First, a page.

Really? I’m sure some of that is true, but all of it?? Really? Day schools come in second to public schools in all of these categories? Really? When I practiced as a litigator, one aspect of my preparation of prospective witnesses was to advise them to neither gild the lily nor close their eyes to problems with their testimony. Since every case has weaknesses, I would explain, overstatements and refusing to confront problems damage credibility. Had I been asked, I would have given this same advice to the parents quoted in the article.
My sense of day schools is quite different from the one presented in the article, based on decades of personal experience, both as a student and as a parent, in dealing with yeshiva teachers and administrators (I never missed a single parent-child conference) and being exposed to the schools’ curriculum and modes of education. That experience taught me that our day schools are overflowing with many superb educators and provide a simply first-rate education in many areas. It also taught me about the care they give and sensitivity they show to both their students and parent bodies. And I was not a macher or big donor by any standard.
I also know how well prepared my children and many of their classmates were for the sophisticated and high-level education they were exposed to, both in their gap years as well as in college and graduate school programs. While many factors went into this, the excellent foundation laid in their day school years was an important element in their success. Thus, the article presented an at best incomplete picture of what actually takes place in day schools.
And you needn’t take only my word for it. Read a masterful essay by Erica Brown, who attended a “fancy prep school” until she was 16, called “The Case for Day Schools,” which recently appeared in the Jewish Week and the Times of Israel. It makes the case for the excellence of day schools much better than I.
But perhaps the most critical substantive problem was the article’s almost complete silence regarding the main raison d’etre of day schools — teaching Torah and Torah values to help our children develop into knowledgeable adults committed to our tradition and community. Public schools, no matter what their virtues, cannot do this, and if their students want this knowledge they must go elsewhere to obtain it. While that’s not impossible, it’s very difficult to learn Torah rigorously while attending public school. As Dr. Brown wrote, the best case for day schools is “the life it delivers long after graduation.”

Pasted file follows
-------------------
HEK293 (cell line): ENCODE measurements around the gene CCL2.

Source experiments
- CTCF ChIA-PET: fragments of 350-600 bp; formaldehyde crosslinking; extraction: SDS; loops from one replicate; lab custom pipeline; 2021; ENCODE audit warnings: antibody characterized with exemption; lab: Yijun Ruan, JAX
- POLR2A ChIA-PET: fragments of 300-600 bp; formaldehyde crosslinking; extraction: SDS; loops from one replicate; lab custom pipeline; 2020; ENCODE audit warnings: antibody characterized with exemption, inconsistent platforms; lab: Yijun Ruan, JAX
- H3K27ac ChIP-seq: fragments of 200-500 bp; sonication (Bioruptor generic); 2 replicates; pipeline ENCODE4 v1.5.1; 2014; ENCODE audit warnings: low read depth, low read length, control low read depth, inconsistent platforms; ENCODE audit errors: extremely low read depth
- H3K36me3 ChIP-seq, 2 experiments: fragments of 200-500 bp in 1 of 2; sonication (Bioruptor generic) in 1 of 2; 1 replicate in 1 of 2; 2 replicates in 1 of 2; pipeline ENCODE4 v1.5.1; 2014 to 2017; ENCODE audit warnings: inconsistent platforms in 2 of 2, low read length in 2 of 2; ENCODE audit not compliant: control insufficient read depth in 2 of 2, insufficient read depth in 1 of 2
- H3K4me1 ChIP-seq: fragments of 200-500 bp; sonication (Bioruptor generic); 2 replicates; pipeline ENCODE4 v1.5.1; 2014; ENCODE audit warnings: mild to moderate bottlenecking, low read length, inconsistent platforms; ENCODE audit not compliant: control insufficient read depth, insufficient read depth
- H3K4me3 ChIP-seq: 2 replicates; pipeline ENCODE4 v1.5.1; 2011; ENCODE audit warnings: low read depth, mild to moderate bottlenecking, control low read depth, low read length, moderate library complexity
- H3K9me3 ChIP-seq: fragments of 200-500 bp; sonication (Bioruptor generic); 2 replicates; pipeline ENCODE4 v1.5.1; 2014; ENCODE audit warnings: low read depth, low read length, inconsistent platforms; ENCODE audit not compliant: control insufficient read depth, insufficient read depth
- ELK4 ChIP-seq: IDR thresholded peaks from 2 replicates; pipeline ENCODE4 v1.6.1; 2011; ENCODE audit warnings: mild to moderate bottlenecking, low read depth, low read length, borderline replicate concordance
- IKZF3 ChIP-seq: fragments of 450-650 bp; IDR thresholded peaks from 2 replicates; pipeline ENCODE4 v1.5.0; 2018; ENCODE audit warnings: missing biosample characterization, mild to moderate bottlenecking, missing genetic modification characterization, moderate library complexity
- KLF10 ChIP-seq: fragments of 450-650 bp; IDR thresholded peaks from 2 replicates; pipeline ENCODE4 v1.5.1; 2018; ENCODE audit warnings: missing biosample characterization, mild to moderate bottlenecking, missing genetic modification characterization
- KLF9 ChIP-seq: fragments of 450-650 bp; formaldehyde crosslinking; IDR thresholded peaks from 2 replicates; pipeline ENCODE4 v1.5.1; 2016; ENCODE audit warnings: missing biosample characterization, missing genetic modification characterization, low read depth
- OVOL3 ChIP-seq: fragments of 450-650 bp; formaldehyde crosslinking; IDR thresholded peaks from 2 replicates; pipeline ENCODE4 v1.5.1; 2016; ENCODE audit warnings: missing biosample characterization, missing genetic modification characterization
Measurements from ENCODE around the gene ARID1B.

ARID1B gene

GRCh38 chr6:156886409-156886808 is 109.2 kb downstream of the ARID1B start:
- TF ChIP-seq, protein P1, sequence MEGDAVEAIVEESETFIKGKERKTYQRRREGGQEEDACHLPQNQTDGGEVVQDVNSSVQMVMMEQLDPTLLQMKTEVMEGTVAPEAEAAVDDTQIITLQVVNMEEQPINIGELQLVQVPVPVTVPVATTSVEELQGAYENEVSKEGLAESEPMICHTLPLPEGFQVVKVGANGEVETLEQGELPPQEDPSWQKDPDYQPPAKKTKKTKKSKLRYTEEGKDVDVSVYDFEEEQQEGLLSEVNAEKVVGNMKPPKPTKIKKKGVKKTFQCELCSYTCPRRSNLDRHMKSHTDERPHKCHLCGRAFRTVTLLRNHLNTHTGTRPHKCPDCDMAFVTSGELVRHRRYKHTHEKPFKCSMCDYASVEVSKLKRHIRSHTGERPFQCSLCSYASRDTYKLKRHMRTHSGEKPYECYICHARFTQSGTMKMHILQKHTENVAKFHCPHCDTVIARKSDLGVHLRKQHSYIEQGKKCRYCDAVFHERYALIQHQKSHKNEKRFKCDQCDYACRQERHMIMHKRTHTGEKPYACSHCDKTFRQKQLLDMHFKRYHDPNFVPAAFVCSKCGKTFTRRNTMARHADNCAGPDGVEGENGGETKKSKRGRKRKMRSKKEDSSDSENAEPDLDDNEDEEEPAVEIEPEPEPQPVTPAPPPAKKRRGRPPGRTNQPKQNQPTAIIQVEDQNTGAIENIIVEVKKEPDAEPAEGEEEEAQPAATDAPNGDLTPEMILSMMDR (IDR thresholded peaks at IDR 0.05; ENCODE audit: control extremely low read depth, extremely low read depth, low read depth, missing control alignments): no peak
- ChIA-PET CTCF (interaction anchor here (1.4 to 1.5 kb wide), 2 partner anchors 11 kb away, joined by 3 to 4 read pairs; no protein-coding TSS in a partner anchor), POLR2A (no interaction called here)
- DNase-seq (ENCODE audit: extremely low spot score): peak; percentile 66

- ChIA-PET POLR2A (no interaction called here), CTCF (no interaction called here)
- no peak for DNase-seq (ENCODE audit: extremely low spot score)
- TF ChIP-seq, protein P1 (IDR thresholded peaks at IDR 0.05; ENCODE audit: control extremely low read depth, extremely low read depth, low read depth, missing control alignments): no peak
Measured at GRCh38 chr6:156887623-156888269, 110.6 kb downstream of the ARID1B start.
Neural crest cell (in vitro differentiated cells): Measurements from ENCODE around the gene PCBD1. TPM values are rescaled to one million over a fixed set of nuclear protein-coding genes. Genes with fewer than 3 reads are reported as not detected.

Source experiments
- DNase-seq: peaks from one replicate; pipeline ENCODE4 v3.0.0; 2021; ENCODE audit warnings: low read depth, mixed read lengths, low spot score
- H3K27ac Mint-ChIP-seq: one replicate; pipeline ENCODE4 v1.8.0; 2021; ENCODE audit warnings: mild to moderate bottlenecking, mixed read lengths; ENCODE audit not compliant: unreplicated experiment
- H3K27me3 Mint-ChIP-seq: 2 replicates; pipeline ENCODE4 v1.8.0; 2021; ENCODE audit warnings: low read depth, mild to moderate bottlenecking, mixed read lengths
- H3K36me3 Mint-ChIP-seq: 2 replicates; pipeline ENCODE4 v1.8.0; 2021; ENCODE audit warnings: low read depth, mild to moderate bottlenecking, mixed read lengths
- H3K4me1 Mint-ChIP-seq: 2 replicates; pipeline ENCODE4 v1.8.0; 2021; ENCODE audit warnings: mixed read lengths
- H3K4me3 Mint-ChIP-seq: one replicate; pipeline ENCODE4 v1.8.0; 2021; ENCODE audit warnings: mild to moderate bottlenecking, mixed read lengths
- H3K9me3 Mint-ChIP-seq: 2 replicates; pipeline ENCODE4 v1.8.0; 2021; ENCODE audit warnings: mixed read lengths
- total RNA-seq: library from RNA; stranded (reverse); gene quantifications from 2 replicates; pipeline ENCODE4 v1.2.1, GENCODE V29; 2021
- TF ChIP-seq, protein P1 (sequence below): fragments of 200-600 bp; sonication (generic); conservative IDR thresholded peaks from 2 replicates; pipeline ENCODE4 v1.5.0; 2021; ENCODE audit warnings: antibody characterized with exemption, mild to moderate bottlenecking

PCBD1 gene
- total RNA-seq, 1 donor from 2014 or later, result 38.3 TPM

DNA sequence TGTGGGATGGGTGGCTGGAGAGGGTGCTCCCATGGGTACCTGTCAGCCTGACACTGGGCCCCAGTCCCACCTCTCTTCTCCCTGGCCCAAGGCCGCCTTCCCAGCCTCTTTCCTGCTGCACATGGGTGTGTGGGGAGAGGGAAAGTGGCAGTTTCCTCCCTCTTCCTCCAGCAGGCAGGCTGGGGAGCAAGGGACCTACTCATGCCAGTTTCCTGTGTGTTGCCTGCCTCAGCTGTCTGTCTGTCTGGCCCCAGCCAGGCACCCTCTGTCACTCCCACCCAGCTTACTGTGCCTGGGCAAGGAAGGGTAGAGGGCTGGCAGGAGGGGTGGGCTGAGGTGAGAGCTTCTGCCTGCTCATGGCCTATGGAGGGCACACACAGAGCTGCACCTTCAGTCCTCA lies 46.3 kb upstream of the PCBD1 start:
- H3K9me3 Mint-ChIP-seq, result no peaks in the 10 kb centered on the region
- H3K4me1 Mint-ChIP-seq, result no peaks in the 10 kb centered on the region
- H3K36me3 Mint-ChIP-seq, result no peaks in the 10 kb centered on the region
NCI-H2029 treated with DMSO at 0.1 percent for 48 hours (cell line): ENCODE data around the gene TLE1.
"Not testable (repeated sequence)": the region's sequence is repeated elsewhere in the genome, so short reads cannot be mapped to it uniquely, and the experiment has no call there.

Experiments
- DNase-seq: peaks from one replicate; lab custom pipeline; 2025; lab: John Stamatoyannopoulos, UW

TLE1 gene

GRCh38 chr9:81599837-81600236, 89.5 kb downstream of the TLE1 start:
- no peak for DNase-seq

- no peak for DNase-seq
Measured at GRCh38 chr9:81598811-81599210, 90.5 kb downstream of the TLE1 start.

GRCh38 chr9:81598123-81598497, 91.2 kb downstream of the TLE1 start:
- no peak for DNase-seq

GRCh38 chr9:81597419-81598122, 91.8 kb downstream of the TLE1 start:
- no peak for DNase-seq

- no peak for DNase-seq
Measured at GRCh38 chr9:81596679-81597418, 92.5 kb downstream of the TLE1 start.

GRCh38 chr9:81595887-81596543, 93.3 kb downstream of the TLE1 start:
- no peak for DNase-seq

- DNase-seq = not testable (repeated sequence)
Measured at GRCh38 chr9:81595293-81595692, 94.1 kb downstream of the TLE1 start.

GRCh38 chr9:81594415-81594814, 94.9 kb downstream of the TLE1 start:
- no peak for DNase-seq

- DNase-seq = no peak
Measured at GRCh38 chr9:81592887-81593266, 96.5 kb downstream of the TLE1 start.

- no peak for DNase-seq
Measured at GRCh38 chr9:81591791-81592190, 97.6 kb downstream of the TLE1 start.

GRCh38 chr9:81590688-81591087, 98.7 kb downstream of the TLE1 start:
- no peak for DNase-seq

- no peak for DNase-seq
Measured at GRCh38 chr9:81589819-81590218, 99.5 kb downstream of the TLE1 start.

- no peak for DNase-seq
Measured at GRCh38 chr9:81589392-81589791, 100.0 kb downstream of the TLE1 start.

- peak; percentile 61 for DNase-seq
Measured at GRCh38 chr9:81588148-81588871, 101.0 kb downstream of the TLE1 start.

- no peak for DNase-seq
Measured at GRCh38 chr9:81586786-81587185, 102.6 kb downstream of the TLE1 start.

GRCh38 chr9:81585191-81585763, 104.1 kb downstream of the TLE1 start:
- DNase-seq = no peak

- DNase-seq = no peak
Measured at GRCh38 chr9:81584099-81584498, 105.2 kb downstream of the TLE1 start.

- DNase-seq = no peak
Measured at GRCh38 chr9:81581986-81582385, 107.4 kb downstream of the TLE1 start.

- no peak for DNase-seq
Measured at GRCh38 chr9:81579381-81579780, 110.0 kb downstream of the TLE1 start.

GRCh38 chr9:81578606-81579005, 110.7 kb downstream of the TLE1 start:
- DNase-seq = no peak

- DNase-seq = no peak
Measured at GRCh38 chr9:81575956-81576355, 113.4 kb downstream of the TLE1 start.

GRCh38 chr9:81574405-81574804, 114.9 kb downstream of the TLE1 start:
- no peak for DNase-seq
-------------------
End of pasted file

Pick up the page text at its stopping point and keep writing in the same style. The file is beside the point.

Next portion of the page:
Again, let me be clear. I understand that legitimate reasons exist and sometimes the need to send some children to public schools overrides the difficulty, and often the impossibility, of those students learning Torah on a high level. And I therefore do not, God forbid, judge parents who make that decision. But at the very least, sacrificing an intensive and meaningful Torah education should be a significant factor in the decision-making calculus. If it was, no serious mention of it was made in the article.
And finally, I believe that all members of our Modern Orthodox community, whether or not they personally use the day school system, need to express hakarat hatov, their gratitude, for all that these schools have done in making our community the success it has become.
So I say to the parents quoted in the article, I appreciate your explanations about why you send your children to public schools. But don’t belittle the day schools by implication after implication that they are second rate as compared to the public schools. True hakarat hatov as well as a commitment to emet — to truth — demand better.